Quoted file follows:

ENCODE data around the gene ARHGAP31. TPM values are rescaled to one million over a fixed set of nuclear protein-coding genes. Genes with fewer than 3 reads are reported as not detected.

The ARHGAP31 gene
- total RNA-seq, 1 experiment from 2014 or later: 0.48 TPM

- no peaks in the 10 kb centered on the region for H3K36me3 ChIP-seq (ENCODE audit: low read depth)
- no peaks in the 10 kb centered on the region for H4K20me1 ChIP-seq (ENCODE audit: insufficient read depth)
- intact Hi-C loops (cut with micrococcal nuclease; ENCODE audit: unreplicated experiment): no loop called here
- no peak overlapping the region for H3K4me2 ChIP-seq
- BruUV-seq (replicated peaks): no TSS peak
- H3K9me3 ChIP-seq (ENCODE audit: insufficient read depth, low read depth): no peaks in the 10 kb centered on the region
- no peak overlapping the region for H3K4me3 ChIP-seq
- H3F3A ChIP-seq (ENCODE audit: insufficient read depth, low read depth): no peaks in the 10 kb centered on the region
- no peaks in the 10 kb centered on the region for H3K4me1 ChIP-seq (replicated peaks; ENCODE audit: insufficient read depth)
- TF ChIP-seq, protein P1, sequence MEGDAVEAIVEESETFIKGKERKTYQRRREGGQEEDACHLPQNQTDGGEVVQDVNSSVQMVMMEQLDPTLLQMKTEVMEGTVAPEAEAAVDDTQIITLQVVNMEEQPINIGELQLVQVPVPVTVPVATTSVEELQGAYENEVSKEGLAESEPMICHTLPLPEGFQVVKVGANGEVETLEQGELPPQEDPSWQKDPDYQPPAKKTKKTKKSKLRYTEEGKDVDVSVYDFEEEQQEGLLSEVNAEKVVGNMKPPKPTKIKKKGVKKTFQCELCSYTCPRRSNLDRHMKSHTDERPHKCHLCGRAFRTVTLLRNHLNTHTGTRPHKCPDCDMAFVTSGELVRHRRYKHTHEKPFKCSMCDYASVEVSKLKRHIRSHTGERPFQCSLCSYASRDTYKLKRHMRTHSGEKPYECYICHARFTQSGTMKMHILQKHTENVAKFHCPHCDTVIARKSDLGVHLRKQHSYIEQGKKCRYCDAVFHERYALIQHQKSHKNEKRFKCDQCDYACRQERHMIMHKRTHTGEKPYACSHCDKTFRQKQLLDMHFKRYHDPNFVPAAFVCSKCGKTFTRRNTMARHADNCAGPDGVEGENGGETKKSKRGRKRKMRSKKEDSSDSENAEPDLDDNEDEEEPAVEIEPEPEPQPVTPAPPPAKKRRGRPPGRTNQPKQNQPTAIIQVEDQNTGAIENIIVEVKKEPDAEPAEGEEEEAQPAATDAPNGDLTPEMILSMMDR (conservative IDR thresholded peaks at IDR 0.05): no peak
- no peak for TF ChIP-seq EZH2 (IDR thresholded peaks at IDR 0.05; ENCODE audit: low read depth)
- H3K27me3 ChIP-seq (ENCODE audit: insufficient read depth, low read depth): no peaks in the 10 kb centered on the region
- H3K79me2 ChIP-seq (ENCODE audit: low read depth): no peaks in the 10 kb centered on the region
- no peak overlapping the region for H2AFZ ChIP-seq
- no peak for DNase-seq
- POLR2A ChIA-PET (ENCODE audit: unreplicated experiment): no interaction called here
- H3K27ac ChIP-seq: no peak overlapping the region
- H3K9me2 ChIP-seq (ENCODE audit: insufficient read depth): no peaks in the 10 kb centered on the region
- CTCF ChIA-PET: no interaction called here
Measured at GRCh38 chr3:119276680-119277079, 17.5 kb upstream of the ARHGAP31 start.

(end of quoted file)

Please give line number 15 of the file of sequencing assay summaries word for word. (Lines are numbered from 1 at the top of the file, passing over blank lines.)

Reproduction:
- H3K27me3 ChIP-seq (ENCODE audit: insufficient read depth, low read depth): no peaks in the 10 kb centered on the region